The present invention overcomes the memory waste problem by allocating memory addresses dynamically by using a virtual counter. In this way the full switching bandwidth provided by the internal memory can always be available no matter what data rate is employed.

SUMMARY OF THE INVENTION

It is an object of the present invention to provide dynamic absolute memory addresses for data streams with different input and output data rates without wasting any memory location while the data rates of the input and output data streams can be programmable. The feature is applicable to both data memory and connection memory.

According to the invention the creation of the absolute memory address virtual counter maximizes the memory usage on silicon. It minimizes the device die size and reduces the manufacturing cost while allowing the device to provide the maximum number of data switching channels.

Therefore, in accordance with a first aspect of the present invention a virtual counter for dynamically calculating a memory address at a digital switch, the switch having a memory divisible into partitions, each of the partitions being divisible into multiple locations, the virtual counter comprising: a partition calculator to calculate the number of memory partitions required for a given time interval; a location counter to count the number of partition locations occupied during said time interval; and an address allocation calculator to obtain an absolute memory address based on partition and location information.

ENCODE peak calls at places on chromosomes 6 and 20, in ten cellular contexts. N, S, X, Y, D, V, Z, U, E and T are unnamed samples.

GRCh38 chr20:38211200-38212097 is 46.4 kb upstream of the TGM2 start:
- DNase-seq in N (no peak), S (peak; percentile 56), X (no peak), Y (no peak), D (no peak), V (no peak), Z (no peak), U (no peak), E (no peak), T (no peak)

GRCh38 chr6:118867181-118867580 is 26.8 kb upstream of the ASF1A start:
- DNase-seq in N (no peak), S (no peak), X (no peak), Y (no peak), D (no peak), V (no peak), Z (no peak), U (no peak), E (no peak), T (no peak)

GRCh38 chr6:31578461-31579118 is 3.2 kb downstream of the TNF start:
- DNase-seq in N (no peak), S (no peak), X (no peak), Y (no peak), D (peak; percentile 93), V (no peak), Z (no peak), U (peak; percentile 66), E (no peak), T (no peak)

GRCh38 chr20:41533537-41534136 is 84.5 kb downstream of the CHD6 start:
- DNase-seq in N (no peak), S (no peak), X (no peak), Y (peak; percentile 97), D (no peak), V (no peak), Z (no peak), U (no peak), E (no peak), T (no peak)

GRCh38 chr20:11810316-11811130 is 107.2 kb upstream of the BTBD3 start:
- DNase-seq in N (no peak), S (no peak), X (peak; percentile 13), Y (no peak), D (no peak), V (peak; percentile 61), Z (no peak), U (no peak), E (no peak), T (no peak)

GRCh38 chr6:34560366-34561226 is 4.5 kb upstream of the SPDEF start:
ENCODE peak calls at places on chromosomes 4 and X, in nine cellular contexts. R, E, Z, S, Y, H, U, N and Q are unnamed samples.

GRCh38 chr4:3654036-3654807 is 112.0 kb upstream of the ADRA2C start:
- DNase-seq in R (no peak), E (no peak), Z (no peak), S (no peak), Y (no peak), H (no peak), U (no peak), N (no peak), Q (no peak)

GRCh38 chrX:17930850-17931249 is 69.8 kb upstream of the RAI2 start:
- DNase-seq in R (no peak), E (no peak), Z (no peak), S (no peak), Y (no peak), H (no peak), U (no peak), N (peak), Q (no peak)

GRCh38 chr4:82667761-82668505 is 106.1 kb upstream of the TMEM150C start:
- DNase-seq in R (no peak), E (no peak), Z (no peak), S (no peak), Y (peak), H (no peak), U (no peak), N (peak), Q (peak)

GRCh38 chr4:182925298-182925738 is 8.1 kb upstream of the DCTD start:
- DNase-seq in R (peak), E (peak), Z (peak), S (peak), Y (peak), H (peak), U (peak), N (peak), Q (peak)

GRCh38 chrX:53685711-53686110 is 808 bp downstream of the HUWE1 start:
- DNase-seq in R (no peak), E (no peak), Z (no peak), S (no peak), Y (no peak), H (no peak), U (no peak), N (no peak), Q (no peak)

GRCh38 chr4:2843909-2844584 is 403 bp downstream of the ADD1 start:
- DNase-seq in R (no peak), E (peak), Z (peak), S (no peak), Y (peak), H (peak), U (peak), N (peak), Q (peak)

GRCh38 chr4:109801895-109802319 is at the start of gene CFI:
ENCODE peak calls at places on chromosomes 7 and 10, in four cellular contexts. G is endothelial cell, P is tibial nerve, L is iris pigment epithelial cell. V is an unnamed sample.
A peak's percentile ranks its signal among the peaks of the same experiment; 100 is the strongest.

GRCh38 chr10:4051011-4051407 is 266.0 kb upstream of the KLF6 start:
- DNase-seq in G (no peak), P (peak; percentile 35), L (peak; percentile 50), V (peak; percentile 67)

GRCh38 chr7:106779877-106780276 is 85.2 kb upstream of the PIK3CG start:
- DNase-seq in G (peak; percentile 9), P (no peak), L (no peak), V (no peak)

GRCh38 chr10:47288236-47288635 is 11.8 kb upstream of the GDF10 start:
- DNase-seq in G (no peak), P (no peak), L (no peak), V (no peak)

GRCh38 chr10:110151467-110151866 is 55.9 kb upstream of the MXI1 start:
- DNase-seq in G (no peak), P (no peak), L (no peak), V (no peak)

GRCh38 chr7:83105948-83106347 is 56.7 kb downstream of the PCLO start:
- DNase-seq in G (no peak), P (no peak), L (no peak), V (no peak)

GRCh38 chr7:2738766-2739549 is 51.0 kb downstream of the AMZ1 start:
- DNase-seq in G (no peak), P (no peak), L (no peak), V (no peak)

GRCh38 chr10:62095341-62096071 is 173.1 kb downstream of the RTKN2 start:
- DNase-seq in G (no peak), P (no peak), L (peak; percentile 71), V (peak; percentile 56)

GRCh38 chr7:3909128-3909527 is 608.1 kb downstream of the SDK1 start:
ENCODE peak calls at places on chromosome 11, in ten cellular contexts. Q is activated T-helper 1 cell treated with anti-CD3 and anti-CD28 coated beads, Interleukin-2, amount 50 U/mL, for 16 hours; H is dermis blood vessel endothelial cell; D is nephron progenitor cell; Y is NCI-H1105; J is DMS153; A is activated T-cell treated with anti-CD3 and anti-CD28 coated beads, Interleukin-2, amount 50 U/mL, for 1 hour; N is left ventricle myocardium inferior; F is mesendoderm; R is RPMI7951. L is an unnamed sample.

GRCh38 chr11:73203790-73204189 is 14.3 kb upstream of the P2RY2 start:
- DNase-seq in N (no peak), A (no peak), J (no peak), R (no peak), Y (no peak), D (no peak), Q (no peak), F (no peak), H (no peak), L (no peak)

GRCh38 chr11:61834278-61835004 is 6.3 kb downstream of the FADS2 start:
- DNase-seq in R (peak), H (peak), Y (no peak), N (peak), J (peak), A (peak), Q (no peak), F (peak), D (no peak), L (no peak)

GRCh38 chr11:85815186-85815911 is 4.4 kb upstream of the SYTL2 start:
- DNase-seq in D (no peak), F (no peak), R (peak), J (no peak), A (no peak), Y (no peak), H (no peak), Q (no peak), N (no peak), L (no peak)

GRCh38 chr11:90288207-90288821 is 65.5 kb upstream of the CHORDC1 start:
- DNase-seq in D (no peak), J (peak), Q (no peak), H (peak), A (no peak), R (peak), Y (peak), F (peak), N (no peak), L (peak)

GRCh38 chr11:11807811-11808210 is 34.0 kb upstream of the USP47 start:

In accordance with a second aspect of the present invention there is provided a method of dynamically calculating a memory address at a digital switch, the digital switch having a memory structure divisible into partitions with each partition divisible into multiple locations, the method comprising: calculating the number of memory partitions required for a given time interval using a partition calculator; counting the number of partition location occupied during the time interval using a location counter; and obtaining an absolute memory address based on partition and location information using an address allocation calculator.